The Perils of Not Paying for Insurance

I unfortunately spent a large portion of my 20’s working in collateral loan insurance tracking. If you’re unfamiliar with the term, you’re not alone – I spent the better part of my 30’s explaining it to regulators. The general idea is any time you have a loan on a collateral (i.e., a car loan or mortgage), you have certain insurance requirements to maintain throughout the life of the loan.

If you don’t maintain your insurance, third-party vendors, such as QBE First and Assurant, Inc., find the deficiency on your loan and force-place an expensive, proprietary brand of collateral protection insurance on it. Your taxes and insurance is escrowed, and any existing escrow account is emptied, as the premium for this force-placed insurance policy is applied to your monthly loan payments, skyrocketing them beyond your means to pay.

You soon find yourself in foreclosure, using public transportation to make ends meet because your car was repossessed as well. My team queried certain parameters within big data in order to find loans such as yours, and we were the best of the best. If you anyone money for your car or home, be aware of these insurance flags on the backend tracking system:

  1. Maintain Minimum Contractual Limits

If you refinance your home, pay attention to the insurance limits on your mortgage. You may be required to keep your insurance up to the property value, rather than the loan balance. Refinancing at the right time may gain you equity, but if you don’t raise your insurance coverage to match, you’ll find yourself saddled with a force-placed insurance policy.

  1. Monitor Monthly Statements

If there’s a problem with your loan, it’ll usually be indicated on your monthly statement. Pay close attention to every correspondence sent by your lending institution, loan servicer,  or bank. Like cancer, if you catch an escrow, interest, or insurance hiccup early, you can cut it off before it spreads.

  1. Keep All Documents

Always have all your loan and insurance information saved in chronological order. You need to maintain records in order to prove you have insurance. It doesn’t matter until disaster strikes, and when you’re in an accident or your neighborhood is flooded, you’ll be glad you can prove your insurance coverage.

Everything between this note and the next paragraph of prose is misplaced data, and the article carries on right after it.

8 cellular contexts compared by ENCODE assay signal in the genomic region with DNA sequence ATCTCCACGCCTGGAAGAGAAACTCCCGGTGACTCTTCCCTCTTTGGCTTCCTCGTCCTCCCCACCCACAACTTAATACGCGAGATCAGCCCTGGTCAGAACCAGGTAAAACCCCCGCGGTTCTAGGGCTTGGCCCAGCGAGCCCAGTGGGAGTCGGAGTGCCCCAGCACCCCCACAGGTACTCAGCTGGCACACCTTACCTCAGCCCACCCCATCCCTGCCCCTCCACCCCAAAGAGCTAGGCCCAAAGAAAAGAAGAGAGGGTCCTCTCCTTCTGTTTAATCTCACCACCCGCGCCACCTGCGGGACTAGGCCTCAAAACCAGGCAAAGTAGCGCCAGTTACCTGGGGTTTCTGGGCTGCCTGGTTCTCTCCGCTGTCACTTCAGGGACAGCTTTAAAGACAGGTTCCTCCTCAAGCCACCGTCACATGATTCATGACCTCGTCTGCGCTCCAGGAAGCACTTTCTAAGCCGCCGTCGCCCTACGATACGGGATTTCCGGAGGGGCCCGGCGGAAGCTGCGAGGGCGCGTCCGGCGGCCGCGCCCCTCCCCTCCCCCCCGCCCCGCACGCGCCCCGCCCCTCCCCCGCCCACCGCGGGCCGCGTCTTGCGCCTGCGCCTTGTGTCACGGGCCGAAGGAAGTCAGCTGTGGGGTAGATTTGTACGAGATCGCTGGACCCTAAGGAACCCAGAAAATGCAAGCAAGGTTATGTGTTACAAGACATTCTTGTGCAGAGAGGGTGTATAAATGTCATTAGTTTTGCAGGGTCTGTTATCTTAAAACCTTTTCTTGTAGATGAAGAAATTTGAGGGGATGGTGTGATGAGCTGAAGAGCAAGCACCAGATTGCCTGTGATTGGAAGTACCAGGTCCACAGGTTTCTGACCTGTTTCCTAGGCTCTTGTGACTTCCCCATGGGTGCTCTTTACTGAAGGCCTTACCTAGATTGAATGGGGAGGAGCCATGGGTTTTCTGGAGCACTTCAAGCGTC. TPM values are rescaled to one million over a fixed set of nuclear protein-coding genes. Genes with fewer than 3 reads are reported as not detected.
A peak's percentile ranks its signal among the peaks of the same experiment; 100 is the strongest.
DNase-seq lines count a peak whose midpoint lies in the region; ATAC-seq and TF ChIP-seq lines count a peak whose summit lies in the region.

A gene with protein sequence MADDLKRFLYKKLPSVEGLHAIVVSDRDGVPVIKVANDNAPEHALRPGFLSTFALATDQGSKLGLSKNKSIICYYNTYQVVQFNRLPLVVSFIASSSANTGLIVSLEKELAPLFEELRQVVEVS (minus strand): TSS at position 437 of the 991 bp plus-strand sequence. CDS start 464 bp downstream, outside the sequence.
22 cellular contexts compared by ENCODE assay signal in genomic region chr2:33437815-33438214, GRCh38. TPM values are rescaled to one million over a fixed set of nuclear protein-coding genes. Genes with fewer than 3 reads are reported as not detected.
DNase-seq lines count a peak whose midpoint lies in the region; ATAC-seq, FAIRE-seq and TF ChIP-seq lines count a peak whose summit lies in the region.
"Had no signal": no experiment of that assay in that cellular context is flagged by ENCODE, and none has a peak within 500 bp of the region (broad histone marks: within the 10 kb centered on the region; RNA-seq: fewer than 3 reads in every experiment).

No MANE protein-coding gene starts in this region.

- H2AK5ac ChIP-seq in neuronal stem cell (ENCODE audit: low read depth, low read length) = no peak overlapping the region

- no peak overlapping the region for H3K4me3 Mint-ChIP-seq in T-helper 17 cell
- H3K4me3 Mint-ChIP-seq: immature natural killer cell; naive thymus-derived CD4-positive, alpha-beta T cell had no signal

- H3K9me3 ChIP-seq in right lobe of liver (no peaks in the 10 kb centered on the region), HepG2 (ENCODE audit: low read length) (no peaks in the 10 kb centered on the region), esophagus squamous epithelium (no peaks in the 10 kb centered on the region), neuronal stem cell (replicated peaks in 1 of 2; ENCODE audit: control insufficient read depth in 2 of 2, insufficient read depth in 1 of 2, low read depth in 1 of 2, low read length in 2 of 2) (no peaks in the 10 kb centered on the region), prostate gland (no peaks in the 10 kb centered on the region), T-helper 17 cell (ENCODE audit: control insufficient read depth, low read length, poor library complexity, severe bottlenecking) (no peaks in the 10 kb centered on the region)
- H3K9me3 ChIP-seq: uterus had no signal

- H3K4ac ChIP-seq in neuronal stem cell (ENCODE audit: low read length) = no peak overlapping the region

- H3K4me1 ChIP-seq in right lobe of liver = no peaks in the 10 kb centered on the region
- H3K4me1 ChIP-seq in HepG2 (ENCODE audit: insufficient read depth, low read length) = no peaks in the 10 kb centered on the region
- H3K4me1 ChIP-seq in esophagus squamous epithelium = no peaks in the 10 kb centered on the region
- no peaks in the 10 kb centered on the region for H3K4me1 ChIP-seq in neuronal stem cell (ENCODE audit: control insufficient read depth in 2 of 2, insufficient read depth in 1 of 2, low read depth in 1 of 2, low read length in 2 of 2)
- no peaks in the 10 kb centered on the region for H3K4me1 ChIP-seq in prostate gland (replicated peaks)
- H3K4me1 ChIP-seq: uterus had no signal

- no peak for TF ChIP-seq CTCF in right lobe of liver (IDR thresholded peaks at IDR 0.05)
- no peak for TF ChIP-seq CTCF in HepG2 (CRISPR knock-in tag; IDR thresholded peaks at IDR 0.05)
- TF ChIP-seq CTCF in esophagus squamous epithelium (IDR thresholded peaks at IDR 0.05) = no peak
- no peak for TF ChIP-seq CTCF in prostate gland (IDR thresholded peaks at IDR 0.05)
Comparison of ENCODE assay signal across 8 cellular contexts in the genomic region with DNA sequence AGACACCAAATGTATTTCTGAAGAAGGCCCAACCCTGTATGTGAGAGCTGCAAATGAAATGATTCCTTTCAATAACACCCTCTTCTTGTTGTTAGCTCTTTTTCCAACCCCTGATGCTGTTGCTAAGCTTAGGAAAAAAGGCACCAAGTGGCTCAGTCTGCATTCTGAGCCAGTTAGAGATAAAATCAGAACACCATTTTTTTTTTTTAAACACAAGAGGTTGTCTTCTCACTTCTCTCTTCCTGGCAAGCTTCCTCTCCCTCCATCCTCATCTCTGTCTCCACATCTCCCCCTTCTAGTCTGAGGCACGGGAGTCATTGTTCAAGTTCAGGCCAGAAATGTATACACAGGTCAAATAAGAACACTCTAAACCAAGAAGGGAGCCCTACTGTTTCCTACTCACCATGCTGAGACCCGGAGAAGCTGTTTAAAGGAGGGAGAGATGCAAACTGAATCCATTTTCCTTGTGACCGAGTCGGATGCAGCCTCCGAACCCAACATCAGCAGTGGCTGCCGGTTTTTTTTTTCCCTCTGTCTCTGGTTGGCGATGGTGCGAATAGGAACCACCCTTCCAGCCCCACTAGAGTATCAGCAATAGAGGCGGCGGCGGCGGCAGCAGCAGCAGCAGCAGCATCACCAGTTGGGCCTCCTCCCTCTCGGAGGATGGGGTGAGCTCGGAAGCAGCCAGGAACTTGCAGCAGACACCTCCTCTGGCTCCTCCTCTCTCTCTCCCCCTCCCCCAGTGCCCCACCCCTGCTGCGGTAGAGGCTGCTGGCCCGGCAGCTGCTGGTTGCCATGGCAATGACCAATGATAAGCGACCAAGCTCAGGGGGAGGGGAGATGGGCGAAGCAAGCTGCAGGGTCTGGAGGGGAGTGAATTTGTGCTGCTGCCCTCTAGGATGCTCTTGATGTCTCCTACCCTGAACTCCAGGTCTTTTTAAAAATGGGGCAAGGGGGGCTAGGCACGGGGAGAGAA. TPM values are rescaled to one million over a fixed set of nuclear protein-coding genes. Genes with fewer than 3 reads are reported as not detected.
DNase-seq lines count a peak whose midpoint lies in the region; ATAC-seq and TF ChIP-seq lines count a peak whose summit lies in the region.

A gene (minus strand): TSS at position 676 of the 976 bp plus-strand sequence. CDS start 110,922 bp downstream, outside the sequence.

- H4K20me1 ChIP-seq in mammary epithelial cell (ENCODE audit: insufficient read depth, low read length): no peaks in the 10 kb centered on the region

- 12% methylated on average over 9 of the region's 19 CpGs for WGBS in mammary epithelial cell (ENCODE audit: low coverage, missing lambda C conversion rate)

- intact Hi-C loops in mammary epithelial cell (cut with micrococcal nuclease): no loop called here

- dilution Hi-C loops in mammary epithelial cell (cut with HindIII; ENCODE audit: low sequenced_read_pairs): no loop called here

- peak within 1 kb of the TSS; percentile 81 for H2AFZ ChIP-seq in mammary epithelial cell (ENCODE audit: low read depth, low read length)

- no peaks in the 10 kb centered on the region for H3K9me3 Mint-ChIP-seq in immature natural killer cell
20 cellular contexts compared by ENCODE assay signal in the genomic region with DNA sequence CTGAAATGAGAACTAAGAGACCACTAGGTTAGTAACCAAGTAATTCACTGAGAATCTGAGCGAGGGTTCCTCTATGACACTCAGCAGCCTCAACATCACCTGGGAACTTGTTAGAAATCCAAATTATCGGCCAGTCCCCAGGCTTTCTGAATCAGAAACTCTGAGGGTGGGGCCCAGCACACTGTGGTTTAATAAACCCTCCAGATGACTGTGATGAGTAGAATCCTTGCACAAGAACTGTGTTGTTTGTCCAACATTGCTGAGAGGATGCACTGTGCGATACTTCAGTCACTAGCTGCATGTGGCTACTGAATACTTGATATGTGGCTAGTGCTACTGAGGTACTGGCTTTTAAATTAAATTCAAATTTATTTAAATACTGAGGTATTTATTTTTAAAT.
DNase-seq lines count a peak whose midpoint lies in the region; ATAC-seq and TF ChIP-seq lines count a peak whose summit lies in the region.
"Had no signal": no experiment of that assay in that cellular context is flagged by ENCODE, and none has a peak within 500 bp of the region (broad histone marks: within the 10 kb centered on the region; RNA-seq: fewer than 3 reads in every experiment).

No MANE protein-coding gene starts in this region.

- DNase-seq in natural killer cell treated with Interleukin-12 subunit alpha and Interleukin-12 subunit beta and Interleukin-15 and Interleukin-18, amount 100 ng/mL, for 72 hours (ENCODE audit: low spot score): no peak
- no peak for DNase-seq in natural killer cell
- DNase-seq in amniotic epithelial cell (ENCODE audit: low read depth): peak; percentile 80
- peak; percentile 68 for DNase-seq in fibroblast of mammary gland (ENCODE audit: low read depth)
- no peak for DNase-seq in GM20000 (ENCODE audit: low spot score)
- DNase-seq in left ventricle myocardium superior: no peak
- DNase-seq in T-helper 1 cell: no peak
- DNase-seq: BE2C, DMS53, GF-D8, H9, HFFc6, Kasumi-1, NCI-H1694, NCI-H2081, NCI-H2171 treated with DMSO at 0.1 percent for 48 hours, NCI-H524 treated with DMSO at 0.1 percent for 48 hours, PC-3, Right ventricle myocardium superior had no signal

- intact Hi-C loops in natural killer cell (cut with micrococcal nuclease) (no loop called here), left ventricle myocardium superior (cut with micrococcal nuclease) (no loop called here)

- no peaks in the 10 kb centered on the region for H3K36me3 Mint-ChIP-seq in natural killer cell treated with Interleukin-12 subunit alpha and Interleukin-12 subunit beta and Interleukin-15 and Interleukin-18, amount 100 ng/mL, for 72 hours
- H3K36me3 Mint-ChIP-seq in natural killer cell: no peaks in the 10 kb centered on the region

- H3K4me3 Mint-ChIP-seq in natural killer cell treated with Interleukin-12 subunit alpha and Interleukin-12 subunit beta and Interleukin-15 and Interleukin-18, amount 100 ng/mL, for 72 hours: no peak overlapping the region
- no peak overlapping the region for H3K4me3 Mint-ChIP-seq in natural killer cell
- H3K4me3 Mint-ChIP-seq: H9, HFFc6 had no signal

1. Never Trust Your Bank

Banks are great for keeping money safe, but they don’t necessarily care whose money it is they’re keeping. If you don’t keep an eye on your financial institutions, they’ll charge you every fee in the book because “that’s the fee for doing business, sir/ma’am.”

Banks routinely do business behind the scenes. You can be a perfect customer, and your loan can change hands, completely changing your loan terms without your knowledge. The mail forwarding could have a hiccup, and you could wind up with a lost payment and lose your home over an internal bank mistake.

Keep an eye on your statements, and maintain insurance. Always make sure your bank and insurance company are aware of each other. Take the precautions up front to avoid a costly financial and emotional loss down the road.

Brian Penny Anonymous Versability WhistleblowerBrian Penny is a former Business Analyst at Bank of America turned whistleblower, freelance consultant, and troll. He’s a frequent contributor to The Street, Huffington Post, Cannabis Now, and Fast Company.

Versability

Brian Penny is a former Business Analyst and Operations Manager at Bank of America turned whistleblower, troll, and freelance writer.

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